Teen Suicide

The reasons behind a teen’s suicide or attempted suicide can be complex. Although suicide is relatively rare among children, the rate of suicides and suicide attempts increases tremendously during adolescence. The Centers for Disease Control and Prevention (CDC) reports that suicide is the third-leading cause of death for 15- to 24-year-olds, surpassed only by accidents and homicide. (www.cdc.gov/ViolencePrevention/suicide/)

Suicide rates differ between boys and girls. Girls think about and attempt suicide about twice as often as boys, and tend to attempt suicide by overdosing on drugs or cutting themselves. Yet boys die by suicide about four times as often girls, because they tend to use more lethal methods.

A teen with a good support system of friends, family, religious affiliations, peer groups, or extracurricular activities has an outlet to deal with everyday frustrations. But many teens don’t believe they have an outlet, and feel disconnected and isolated from family and friends. These teens are at increased risk for suicide.

Factors that increase the risk of suicide among teens include:

  • A psychological disorder, especially depression, bipolar disorder, and alcohol and drug use (in fact, approximately 95% of people who die by suicide have a psychological disorder at the time of death);
  • Feelings of distress, irritability, or agitation;
  • Feelings of hopelessness and worthlessness that often accompany depression (a teen, for example, who experiences repeated failures at school, who is overwhelmed by violence at home, or who is isolated from peers is likely to experience such feelings);
  • A previous suicide attempt;
  • Family history. This can include a family history of suicide, mental disorders, and/or substance (drug or alcohol) abuse;
  • Identifying as gay, lesbian, or bisexual;
  • Lack of a support network, poor relationships with parents or peers, and feelings of social isolation;
  • Substance abuse/alcohol abuse, which can create feelings of dependency, illness and depression;
  • Feeling out of control and powerless due to drug or alcohol addiction can be a major risk factor in attempted teen suicide;
  • Evidence also supports the idea that suicides are sometimes imitated. In particular, exposure to the death of a peer by suicide or by another violent means may increase the likelihood of subsequent suicides among young people in a community.

Adolescence can be a period of great confusion and anxiety. There is pressure to fit in socially, to perform academically, and to act responsibly. There is also an awakening of sexual feelings, a growing self-identity, and a need for autonomy that often conflicts with the rules and expectations set by others.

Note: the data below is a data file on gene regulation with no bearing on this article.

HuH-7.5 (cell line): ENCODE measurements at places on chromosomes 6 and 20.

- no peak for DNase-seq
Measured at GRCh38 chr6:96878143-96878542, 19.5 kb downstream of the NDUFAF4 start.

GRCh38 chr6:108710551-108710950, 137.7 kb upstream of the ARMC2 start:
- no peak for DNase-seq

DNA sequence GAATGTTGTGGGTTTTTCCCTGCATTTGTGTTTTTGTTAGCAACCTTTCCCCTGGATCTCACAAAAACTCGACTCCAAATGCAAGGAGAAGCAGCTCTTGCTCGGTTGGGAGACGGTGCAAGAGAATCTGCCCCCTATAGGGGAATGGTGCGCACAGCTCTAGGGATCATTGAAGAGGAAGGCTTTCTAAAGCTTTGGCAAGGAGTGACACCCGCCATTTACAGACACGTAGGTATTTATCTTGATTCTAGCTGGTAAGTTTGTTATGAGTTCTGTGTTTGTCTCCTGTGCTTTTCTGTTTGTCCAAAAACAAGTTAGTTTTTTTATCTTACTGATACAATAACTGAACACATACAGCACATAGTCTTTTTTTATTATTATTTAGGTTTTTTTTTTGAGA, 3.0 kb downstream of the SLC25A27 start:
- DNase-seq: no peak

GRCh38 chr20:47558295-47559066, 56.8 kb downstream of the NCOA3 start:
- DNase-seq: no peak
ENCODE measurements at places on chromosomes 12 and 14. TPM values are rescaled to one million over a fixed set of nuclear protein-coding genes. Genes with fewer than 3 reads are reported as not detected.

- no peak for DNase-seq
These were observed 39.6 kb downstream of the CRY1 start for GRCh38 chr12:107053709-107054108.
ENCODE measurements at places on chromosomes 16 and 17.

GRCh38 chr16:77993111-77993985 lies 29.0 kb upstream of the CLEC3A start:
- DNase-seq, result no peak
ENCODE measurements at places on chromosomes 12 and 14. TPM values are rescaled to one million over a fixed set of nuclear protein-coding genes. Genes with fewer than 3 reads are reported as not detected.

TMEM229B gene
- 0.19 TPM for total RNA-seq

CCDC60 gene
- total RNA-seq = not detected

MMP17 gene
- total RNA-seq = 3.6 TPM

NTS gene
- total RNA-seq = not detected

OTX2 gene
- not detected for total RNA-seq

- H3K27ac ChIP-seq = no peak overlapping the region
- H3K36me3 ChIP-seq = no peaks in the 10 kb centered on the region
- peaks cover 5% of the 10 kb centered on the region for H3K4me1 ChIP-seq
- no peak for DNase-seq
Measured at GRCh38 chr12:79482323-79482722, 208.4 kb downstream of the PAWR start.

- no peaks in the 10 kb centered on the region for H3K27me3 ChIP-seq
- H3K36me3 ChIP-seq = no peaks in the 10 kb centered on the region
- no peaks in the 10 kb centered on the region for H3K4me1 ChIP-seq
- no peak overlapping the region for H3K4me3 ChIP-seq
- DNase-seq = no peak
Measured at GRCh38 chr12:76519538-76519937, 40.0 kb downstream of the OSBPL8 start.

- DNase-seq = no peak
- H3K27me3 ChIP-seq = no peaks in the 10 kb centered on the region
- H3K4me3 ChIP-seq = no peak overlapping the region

Warning signs of a teen who may be thinking about suicide can include: talking about suicide or death in general, talking about “going away”, talking about feeling hopeless or feeling shame, pulling away from friends or family, losing the desire to take part in favorite things or activities, having trouble concentrating or thinking clearly, experiencing changes in eating or sleeping habits, or engaging in self-destructive behavior (drinking alcohol, taking drugs, or driving too fast, for example). These signs do not always mean that a teenager is thinking of suicide, but they should alert others to talk with the teenager about what is on his or her mind.

Parents should not be afraid to ask their teenager if he or she is thinking about suicide.  Talking with them about suicide does not make teenagers do it. Showing concern and asking questions calmly is the first step when dealing with a suicidal adolescent. Asking teenagers how they feel and if they have thoughts of ending their life keeps open lines of communication and sets the stage for professional intervention. If a teen has a specific plan to act on a suicidal impulse, the risk is greater and immediate intervention is needed.

Whenever an adolescent has suicidal thoughts or makes a suicide attempt, professional help should be sought immediately to protect the adolescent from hurting themselves.  Once the initial suicidal crisis is over, treatment with a mental health professional should continue. It often takes a number of sessions to help adolescents figure out what is happening in their lives that has led to suicidal behavior and to help them learn ways to manage stressors.

About Steven Petrus

Dr. Steven Petrus is a licensed clinical psychologist specializing in psycho-educational assessment, child, adolescent and family therapy.
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